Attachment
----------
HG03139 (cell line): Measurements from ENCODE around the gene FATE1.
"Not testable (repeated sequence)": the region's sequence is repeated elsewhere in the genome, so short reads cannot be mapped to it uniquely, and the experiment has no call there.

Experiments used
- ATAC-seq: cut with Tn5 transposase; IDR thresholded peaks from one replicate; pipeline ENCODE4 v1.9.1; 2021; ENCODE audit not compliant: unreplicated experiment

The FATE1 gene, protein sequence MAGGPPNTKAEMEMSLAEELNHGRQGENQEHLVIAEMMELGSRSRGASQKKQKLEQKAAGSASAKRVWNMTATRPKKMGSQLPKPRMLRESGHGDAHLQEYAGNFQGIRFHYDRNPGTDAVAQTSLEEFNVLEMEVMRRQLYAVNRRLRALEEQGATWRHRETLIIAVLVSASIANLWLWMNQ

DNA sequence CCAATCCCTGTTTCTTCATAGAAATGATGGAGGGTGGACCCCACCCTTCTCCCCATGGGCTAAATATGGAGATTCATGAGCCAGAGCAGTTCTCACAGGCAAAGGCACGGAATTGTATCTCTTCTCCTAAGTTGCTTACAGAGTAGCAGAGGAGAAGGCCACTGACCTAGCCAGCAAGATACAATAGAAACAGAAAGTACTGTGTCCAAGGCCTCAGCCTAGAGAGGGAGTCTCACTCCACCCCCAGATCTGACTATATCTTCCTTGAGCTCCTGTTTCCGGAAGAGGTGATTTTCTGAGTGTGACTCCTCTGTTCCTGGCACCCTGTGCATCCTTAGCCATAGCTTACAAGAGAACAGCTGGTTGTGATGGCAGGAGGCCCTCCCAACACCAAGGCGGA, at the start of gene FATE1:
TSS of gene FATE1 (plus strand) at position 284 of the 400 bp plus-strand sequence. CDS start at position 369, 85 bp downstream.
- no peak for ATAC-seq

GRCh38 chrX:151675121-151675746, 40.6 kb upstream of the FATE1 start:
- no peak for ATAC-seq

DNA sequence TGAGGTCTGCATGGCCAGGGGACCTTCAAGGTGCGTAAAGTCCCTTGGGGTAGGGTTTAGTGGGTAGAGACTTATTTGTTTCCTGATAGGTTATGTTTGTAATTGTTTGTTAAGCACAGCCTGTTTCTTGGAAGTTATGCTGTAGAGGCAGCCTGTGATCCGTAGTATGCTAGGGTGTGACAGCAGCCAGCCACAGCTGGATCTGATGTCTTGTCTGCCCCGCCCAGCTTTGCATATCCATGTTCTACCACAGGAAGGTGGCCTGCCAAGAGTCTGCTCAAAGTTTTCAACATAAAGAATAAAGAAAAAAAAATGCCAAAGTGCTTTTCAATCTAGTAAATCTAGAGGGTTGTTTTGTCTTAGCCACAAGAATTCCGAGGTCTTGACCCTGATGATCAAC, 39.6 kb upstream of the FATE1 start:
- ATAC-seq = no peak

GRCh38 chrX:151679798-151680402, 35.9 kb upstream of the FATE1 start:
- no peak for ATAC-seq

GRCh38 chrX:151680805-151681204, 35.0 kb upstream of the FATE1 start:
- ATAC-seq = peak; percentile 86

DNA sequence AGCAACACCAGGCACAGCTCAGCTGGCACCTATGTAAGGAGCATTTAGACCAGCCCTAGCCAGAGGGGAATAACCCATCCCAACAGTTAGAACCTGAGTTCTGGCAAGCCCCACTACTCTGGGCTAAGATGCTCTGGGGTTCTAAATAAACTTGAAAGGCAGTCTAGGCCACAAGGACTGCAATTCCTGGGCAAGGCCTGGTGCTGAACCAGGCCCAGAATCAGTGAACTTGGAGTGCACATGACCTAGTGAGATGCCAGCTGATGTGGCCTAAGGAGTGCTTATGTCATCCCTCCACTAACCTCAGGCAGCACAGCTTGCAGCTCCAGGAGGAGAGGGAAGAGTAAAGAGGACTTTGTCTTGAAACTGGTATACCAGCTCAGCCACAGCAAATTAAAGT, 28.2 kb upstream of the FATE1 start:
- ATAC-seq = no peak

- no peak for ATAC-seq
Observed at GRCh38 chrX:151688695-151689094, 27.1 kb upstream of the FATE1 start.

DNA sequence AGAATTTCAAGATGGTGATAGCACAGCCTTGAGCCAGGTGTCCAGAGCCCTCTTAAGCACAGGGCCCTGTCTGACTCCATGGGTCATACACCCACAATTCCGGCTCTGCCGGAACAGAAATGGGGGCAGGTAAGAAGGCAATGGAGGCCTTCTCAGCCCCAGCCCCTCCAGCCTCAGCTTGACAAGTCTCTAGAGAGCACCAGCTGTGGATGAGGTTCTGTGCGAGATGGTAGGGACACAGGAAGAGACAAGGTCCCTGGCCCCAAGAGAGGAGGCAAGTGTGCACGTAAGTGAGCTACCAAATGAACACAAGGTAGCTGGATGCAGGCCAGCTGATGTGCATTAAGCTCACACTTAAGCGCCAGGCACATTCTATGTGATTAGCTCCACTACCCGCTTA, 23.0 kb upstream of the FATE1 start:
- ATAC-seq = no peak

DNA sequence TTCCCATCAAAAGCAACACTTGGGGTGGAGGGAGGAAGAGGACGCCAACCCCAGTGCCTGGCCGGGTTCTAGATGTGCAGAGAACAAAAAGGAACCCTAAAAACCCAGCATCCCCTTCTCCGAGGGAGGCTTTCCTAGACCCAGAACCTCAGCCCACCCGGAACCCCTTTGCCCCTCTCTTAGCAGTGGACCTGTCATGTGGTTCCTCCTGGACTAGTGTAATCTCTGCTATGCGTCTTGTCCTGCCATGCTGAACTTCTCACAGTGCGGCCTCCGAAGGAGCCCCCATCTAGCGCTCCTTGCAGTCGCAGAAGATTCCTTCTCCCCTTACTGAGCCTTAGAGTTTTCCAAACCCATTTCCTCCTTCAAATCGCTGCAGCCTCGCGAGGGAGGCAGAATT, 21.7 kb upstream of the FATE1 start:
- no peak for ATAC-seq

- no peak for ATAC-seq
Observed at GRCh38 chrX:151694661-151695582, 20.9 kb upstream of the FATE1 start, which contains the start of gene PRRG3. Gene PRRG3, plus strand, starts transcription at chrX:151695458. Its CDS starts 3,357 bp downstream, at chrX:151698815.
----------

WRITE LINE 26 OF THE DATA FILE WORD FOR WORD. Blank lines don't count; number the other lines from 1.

Observed at GRCh38 chrX:151694661-151695582, 20.9 kb upstream of the FATE1 start, which contains the start of gene PRRG3. Gene PRRG3, plus strand, starts transcription at chrX:151695458. Its CDS starts 3,357 bp downstream, at chrX:151698815.